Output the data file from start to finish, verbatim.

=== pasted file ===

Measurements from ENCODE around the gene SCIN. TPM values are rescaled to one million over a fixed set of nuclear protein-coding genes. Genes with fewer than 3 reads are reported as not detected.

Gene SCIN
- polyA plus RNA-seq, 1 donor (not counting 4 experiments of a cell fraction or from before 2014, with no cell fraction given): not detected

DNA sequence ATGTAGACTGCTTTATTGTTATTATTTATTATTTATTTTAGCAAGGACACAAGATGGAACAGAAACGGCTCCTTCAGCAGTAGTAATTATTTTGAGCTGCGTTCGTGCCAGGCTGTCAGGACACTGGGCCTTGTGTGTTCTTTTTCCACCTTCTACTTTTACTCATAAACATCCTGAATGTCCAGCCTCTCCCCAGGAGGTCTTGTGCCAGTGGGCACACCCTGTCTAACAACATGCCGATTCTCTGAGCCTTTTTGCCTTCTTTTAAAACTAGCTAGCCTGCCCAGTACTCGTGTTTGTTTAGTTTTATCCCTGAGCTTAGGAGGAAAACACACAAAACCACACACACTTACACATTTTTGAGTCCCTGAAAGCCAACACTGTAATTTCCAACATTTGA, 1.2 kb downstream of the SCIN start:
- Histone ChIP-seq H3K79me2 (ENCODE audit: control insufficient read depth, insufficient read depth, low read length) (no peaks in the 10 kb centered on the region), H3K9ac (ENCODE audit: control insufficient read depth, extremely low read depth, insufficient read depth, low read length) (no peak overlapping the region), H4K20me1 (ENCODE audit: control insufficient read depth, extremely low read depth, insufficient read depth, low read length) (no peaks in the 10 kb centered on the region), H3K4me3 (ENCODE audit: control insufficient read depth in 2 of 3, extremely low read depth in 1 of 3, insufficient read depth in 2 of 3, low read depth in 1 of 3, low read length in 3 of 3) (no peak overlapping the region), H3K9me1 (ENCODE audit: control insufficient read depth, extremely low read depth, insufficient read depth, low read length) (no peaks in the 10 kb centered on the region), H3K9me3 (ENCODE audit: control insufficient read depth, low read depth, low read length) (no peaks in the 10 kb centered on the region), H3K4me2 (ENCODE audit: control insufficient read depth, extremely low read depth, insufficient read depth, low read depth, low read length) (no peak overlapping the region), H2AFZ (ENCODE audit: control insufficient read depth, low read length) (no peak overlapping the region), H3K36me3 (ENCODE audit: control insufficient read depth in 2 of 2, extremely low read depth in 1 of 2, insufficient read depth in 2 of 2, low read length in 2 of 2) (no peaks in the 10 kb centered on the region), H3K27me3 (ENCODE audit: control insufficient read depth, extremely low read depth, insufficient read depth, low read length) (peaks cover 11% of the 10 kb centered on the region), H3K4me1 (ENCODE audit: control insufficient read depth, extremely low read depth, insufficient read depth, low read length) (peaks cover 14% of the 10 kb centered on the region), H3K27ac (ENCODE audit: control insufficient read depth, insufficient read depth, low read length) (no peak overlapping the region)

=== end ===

Measurements from ENCODE around the gene SCIN. TPM values are rescaled to one million over a fixed set of nuclear protein-coding genes. Genes with fewer than 3 reads are reported as not detected.

Gene SCIN
- polyA plus RNA-seq, 1 donor (not counting 4 experiments of a cell fraction or from before 2014, with no cell fraction given): not detected

DNA sequence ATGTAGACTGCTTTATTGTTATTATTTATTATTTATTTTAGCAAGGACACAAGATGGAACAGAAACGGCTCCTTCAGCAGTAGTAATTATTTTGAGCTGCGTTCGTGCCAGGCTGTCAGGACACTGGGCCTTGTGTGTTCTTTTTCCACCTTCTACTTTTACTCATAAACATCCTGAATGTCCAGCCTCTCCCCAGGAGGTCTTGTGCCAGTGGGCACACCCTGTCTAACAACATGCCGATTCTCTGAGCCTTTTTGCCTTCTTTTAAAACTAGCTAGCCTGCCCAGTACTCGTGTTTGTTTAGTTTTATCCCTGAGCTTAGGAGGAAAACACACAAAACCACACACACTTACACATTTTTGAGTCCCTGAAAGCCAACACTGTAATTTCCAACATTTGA, 1.2 kb downstream of the SCIN start:
- Histone ChIP-seq H3K79me2 (ENCODE audit: control insufficient read depth, insufficient read depth, low read length) (no peaks in the 10 kb centered on the region), H3K9ac (ENCODE audit: control insufficient read depth, extremely low read depth, insufficient read depth, low read length) (no peak overlapping the region), H4K20me1 (ENCODE audit: control insufficient read depth, extremely low read depth, insufficient read depth, low read length) (no peaks in the 10 kb centered on the region), H3K4me3 (ENCODE audit: control insufficient read depth in 2 of 3, extremely low read depth in 1 of 3, insufficient read depth in 2 of 3, low read depth in 1 of 3, low read length in 3 of 3) (no peak overlapping the region), H3K9me1 (ENCODE audit: control insufficient read depth, extremely low read depth, insufficient read depth, low read length) (no peaks in the 10 kb centered on the region), H3K9me3 (ENCODE audit: control insufficient read depth, low read depth, low read length) (no peaks in the 10 kb centered on the region), H3K4me2 (ENCODE audit: control insufficient read depth, extremely low read depth, insufficient read depth, low read depth, low read length) (no peak overlapping the region), H2AFZ (ENCODE audit: control insufficient read depth, low read length) (no peak overlapping the region), H3K36me3 (ENCODE audit: control insufficient read depth in 2 of 2, extremely low read depth in 1 of 2, insufficient read depth in 2 of 2, low read length in 2 of 2) (no peaks in the 10 kb centered on the region), H3K27me3 (ENCODE audit: control insufficient read depth, extremely low read depth, insufficient read depth, low read length) (peaks cover 11% of the 10 kb centered on the region), H3K4me1 (ENCODE audit: control insufficient read depth, extremely low read depth, insufficient read depth, low read length) (peaks cover 14% of the 10 kb centered on the region), H3K27ac (ENCODE audit: control insufficient read depth, insufficient read depth, low read length) (no peak overlapping the region)